Jim: My role is to bring athletes from Point A to Point B. College is where they begin navigating their paths without their parents. They are finding their way, trying to settle on a career path. I am there to help them. If I can’t do that as their coach, then I have failed.

When you were growing up, what sports were important to you?

Catherine: Growing up we weren’t given a choice about playing sports. We had to be involved. Luckily, I loved competing. It became part of who I am. The things I learned playing sports are some of the greatest lessons I’ve ever learned. I can’t imagine my life without sports.

Jim: I think I was part of the last generation of unorganized sports. We left the house in the morning and didn’t come back until dinner. Sports was how I passed the time. Sports helped me choose my college, my career.

You two have a fun and lighthearted way of interacting with each other. What is the value of a sense of humor in coaching?

Jim: You are undoubtedly going to fail as a coach. There is no way around it. You could have the most amazing practice plan that completely falls apart, so you must use those opportunities for growth. If you can’t laugh at yourself, you can’t enjoy what you’re doing.

Catherine: Humor is one of the greatest ways to connect with kids. If you’re willing to look silly and make mistakes, kids will appreciate and respond to it. It is really important that kids not only see us make mistakes, but also see us learn and move on from those mistakes. Jim and I both use humor as a tool, at home and at work.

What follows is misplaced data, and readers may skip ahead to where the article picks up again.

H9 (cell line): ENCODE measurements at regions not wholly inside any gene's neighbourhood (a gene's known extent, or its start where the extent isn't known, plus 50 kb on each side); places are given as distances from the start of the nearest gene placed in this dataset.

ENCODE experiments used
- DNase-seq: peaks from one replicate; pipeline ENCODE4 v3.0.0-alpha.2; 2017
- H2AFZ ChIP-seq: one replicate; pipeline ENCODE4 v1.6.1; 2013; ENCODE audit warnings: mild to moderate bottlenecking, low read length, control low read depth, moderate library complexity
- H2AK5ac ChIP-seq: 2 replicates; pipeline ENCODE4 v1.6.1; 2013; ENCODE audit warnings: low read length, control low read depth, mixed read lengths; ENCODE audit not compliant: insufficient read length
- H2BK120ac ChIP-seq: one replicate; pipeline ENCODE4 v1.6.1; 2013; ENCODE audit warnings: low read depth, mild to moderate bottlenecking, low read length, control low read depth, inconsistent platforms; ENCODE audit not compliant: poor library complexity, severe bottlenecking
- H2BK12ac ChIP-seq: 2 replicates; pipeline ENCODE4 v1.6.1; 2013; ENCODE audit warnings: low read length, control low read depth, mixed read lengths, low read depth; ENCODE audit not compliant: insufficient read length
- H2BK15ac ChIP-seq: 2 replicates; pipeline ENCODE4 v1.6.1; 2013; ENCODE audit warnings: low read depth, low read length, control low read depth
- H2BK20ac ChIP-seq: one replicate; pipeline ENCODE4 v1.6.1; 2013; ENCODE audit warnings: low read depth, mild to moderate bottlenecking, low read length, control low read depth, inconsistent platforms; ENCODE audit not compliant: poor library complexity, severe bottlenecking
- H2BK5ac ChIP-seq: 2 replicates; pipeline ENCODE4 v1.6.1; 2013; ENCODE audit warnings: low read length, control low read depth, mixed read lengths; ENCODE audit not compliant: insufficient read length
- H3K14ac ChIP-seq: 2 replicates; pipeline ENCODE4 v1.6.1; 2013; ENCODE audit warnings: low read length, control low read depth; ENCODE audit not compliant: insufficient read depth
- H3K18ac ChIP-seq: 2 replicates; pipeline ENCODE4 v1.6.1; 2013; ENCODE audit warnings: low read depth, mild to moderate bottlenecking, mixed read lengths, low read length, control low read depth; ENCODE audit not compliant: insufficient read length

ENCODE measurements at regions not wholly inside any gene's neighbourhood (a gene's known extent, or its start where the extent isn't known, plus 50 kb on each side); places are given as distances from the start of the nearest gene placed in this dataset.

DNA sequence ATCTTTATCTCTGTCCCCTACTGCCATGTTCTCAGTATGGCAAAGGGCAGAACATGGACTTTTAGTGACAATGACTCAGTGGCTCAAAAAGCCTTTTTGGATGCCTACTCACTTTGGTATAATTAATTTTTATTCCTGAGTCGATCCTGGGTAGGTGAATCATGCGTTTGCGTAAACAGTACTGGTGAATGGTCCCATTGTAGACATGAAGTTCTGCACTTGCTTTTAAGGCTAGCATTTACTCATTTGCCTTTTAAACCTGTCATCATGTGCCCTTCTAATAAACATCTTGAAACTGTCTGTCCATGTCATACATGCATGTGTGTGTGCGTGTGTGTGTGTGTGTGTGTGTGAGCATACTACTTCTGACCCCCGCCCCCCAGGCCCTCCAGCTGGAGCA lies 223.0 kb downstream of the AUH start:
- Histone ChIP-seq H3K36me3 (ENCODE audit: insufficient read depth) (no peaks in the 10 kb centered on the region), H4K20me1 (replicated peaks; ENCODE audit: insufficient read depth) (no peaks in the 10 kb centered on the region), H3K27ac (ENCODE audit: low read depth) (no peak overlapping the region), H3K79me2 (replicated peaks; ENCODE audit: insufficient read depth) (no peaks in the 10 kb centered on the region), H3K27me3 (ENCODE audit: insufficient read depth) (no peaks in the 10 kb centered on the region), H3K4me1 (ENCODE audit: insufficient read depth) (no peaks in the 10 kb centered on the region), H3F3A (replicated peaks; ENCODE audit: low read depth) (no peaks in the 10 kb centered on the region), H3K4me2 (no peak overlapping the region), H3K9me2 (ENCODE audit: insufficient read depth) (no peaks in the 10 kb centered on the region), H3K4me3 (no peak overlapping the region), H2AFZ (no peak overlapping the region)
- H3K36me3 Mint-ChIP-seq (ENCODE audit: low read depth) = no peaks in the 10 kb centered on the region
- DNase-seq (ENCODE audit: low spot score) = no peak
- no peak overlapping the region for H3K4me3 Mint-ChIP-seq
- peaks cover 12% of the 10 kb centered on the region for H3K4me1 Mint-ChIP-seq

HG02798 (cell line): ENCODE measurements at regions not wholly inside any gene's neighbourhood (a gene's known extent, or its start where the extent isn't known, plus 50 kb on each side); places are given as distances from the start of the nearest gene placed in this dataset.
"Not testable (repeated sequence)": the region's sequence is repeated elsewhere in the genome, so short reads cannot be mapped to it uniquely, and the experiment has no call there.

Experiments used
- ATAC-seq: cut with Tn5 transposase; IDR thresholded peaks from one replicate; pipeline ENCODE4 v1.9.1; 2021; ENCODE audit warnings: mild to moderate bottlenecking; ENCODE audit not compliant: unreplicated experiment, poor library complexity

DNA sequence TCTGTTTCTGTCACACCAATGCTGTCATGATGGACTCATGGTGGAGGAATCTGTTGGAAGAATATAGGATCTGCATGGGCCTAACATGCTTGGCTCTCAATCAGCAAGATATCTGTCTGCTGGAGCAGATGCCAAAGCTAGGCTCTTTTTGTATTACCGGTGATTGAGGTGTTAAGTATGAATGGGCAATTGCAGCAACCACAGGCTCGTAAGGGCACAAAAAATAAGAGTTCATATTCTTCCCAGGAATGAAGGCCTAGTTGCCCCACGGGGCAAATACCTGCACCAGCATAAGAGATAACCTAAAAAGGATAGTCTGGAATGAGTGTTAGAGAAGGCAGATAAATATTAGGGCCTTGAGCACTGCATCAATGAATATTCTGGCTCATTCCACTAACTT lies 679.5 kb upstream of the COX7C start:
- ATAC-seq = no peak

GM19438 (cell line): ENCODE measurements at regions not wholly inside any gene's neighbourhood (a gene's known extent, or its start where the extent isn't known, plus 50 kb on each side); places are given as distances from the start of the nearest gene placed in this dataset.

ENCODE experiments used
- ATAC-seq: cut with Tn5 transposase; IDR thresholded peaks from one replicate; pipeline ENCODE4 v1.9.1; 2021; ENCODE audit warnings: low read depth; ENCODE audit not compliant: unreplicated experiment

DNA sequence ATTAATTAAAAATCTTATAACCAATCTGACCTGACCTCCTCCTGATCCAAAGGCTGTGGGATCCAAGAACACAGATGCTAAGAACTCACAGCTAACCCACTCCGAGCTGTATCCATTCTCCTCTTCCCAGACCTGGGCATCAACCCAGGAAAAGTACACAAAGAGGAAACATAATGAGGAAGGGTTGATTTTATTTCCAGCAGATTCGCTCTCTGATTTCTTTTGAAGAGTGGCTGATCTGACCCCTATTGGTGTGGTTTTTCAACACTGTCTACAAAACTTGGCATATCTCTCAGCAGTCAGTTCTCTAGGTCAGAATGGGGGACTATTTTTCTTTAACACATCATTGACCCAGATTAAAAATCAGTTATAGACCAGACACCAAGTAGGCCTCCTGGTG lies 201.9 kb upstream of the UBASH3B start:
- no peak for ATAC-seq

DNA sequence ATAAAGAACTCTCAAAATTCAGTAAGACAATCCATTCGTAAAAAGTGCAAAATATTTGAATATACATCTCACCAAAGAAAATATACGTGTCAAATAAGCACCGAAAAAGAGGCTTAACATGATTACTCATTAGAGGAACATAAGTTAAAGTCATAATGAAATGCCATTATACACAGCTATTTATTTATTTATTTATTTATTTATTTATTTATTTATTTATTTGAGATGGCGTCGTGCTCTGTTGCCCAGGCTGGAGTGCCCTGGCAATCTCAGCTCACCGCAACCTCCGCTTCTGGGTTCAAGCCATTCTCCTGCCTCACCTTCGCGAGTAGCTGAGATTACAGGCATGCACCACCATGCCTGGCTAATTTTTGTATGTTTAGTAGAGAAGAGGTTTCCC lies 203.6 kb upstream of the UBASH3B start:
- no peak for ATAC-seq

What is your coaching philosophy?

Catherine: If we do things the right way, we will get to where we want to go. It has absolutely nothing to do with the wins and losses. It is how we go about doing things. It is showing up, working hard, and doing things the right way. Only then will we get to where we need to go.

Jim: Catherine and I share a similar philosophy -- be better tomorrow than you were today. If you commit to doing that every single day, you will undoubtedly be successful. It doesn’t have to be huge jumps. If you find something to improve on every day, you will be successful.

How does the Lake Forest community add to the success of your team?

Catherine: I have the most supportive parents of athletes I could ever ask for. They will do anything to help these kids succeed. Having that kind of support really helps me to do my job well.

Jim: There are a number of former collegiate athletes in the Lake Forest area that are now successful entrepreneurs and business owners. We have been extremely fortunate to have many of them available as mentors or to offer our athletes internships. That is a great benefit to our athletes. What do you hope your athletes will say about you when they leave your program?

Jim: I hope my players can say I loved them. If they truly believe that I showed them care and love, it would be the greatest compliment I could ever receive.

Catherine: I totally agree. If they can say they were part of our family, truly loved and cared for, that will measure my success as a coach. Wins and losses aside, their value to me has nothing to do with their value on the field. I value my athletes for who they are.